Corruption and tax crime are closely linked. Conduct that violates anti-corruption laws, such as embezzlement or bribery, also violates tax laws when the income is not reported to revenue authorities or bribe payments are deducted as business expenses. Similarly, tax evasion may be enabled through the bribery of tax officials.
A recent joint report issued by the OECD and The World Bank highlights some of the key findings relating to the links between tax crime and corruption.
One major focus of the report is the need for effective cooperation between tax and corruption authorities in effectively combating these offences. The benefits of inter-agency cooperation include better intelligence and lead generation, a broader set of investigative powers, and the ability to leverage other agencies’ investigative work, potentially resulting in greater efficiency and better results.
How do authorities work together?
Tax and anti-corruption authorities can further each other’s work by helping to detect potential threats, referring matters to the relevant authority for investigation, sharing information and collaborating to strengthen investigations and enforcement outcomes, as well as assisting in policy development and ensuring institutional integrity.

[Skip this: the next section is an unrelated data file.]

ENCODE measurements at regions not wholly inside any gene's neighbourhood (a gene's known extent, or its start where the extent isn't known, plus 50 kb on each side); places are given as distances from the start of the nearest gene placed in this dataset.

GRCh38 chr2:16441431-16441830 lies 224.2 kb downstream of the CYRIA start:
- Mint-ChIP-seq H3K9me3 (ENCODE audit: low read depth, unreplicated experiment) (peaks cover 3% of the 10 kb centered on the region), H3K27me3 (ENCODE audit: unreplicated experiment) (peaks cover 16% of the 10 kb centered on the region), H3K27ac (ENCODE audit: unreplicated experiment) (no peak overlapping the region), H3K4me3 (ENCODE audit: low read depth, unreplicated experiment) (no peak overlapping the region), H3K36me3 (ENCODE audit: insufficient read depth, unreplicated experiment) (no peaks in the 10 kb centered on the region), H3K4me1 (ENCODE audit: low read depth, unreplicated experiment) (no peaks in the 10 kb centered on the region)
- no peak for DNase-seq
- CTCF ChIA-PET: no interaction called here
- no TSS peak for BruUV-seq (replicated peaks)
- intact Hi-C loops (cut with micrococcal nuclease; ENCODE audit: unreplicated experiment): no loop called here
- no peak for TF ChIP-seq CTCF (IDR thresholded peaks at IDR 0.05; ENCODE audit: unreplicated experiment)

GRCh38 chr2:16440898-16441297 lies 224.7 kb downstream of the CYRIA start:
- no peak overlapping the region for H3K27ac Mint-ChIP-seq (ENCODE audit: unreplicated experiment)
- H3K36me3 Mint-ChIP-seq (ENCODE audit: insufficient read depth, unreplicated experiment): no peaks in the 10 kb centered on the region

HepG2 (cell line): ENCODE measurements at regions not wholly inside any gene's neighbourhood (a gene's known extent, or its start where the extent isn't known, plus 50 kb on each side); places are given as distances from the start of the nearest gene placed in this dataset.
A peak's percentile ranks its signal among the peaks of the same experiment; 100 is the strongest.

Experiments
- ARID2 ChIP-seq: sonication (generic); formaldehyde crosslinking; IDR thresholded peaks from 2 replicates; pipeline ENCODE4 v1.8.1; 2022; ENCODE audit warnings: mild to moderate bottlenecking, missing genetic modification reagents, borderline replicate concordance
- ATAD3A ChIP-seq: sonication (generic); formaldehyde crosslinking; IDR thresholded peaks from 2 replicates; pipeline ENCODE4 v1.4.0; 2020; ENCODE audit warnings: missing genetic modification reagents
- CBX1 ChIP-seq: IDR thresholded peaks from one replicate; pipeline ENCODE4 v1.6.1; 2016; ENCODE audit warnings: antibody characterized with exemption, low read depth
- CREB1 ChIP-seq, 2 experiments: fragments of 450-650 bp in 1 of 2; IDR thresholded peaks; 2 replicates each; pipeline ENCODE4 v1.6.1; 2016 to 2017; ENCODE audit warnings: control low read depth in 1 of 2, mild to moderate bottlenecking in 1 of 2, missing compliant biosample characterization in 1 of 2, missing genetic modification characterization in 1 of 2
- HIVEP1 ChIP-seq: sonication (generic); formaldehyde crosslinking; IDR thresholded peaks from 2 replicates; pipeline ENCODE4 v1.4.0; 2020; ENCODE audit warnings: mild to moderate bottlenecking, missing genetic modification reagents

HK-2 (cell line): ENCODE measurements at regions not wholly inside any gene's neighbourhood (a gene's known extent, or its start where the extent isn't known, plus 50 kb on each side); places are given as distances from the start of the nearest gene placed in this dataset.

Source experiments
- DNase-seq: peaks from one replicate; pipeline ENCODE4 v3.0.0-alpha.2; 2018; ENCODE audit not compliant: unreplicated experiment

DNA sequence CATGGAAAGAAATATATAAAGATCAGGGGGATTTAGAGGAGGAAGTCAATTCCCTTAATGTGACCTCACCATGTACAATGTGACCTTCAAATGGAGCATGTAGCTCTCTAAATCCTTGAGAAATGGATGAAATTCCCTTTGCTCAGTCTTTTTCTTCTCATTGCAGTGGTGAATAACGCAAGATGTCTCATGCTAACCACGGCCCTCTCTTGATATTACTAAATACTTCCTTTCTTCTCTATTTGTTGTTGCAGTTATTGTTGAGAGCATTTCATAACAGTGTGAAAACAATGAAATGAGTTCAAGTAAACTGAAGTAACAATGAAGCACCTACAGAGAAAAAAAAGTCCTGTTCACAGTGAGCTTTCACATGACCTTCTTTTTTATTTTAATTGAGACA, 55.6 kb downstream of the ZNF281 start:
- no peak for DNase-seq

A joint assessment of threats can help focus enforcement resources. Threat assessments can demonstrate links between apparently separate cases, inform law enforcement and regulatory strategy, enhance detection, and help to set priorities.
Example: a tax authority may identify trends or large groups of individuals within an organisation that are red-flag indicators for corruption.
Example: an anti-corruption authority may detect indicators of tax crime such as assets or income that an individual or company has attempted to conceal or a corruption scheme involving officials of a customs or tax authority.
Either authority may refer suspicions of either tax crime or corruption to the appropriate investigative authorities or public prosecutor.
Additionally, an authority may refer suspicions that the proceeds of corruption or tax crime have been laundered to the national Financial Intelligence Unit (FIU) or appropriate law enforcement authority.